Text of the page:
Persistent volumes are defined by an administrator as a series of properties. Required specifications in the file vary and are based on physical storage type. Persistent volumes can be provisioned statically prior to deployment. They can also be provisioned dynamically during deployment when a storage class is used.

For additional details about persistent volumes, review system requirements.

Storage class

A storage class describes attributes for an available storage type. A storage class is used when persistent volumes are dynamically provisioned. A storage class is specified as a set of properties and is specified through the provisioner attribute. Each physical storage provider includes a provisioner.

Persistent volume claim

A persistent volume claim requests or claims persistent volumes to provide resources for a pod. A pod claims storage through the persistent volume claim, which in turn requests storage through a storage class. Persistent volume claims reside inside the namespace. Persistent storage is used to manage saved data, ranging from configuration files and logs to member content.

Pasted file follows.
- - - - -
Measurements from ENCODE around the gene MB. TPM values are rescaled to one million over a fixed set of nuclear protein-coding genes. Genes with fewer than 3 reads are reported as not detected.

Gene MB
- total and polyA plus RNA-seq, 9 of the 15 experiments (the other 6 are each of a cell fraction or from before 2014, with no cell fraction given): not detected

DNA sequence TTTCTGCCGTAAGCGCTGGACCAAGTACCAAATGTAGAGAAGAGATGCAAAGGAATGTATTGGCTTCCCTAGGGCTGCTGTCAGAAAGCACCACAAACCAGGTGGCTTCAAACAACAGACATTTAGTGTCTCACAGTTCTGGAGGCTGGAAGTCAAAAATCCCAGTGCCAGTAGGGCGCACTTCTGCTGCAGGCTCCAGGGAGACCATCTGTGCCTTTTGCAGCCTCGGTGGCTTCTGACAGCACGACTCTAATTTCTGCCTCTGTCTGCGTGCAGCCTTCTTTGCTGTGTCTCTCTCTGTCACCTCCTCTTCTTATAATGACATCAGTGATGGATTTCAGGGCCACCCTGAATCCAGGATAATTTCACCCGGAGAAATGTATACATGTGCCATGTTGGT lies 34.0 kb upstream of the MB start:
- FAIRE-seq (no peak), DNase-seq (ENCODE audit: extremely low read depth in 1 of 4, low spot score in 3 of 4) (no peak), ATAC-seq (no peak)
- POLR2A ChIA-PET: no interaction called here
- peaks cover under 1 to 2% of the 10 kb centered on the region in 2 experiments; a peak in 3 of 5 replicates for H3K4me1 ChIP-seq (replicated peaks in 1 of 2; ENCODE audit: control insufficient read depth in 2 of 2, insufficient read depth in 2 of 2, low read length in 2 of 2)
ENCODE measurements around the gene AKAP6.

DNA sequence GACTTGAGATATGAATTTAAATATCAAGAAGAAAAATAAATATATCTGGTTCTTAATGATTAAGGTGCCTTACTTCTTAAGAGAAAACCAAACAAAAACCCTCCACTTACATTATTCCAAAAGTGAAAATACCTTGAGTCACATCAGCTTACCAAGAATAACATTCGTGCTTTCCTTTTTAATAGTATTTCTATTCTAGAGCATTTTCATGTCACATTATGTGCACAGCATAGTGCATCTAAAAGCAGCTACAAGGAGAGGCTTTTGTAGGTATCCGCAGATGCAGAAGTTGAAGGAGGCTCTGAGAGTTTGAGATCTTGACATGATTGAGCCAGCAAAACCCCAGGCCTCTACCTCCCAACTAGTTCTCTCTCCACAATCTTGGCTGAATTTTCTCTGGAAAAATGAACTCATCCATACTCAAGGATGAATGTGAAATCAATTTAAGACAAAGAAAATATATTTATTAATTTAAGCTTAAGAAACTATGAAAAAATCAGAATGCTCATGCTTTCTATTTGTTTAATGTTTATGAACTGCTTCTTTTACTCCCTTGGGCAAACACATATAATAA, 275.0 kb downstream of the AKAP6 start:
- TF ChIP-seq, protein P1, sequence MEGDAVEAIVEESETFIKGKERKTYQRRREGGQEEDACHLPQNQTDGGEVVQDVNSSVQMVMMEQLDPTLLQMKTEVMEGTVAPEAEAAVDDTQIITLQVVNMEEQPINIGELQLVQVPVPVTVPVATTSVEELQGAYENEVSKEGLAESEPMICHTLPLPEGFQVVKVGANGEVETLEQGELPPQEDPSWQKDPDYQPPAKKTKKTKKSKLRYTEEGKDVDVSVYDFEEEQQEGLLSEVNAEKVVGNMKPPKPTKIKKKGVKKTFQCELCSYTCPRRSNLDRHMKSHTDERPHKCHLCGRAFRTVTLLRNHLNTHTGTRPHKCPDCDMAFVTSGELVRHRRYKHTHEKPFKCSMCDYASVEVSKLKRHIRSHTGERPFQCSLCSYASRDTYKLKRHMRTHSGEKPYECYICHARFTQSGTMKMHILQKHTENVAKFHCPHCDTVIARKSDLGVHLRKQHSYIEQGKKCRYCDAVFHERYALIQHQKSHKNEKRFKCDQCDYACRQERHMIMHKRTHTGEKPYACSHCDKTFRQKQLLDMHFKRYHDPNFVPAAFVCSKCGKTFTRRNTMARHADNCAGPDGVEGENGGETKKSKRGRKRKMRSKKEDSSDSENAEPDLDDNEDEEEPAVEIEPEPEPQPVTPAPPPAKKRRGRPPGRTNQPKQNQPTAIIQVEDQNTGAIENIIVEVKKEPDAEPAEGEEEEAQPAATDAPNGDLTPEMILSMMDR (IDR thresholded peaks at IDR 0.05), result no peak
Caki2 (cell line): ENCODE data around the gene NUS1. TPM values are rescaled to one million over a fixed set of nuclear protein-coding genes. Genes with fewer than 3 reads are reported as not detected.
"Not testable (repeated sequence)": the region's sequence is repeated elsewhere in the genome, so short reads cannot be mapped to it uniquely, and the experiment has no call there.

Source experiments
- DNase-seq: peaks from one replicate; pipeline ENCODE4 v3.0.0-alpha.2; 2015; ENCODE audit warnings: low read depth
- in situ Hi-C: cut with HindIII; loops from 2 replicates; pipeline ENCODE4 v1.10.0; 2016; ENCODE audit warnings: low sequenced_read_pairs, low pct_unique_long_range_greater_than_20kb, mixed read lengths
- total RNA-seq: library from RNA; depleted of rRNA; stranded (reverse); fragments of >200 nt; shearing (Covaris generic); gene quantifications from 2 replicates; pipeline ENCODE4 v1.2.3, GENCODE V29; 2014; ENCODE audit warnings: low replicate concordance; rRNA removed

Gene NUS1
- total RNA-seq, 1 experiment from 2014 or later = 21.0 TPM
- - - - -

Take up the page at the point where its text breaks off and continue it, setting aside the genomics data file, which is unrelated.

Pod-to-pod communication

Pods communicate with each other through a service in a virtual network. Individual pods are assigned an IP address, which the service recognizes throughout the life cycle of the pod. When a pod terminates, possibly because an application in its container has failed, a replacement pod and associated IP address are created in its place.

Topology spread constraints

A topologySpreadConstraint is a property that can be applied to pod templates that controls how scheduling occurs across a cluster topology. A topology domain is defined as each unique value is assigned to the same label key. The topologySpreadConstraint ensures even distribution across the topology domains according to a defined maxSkew property. If the maxSkew is set to 1, the number of pods per topology domain can only be within 1 replica of each other, so if you were using three topology domains the scheduler would not allow 0, 1, and 2 replicas in each of the three domains and would schedule as 1, 1, 1 instead.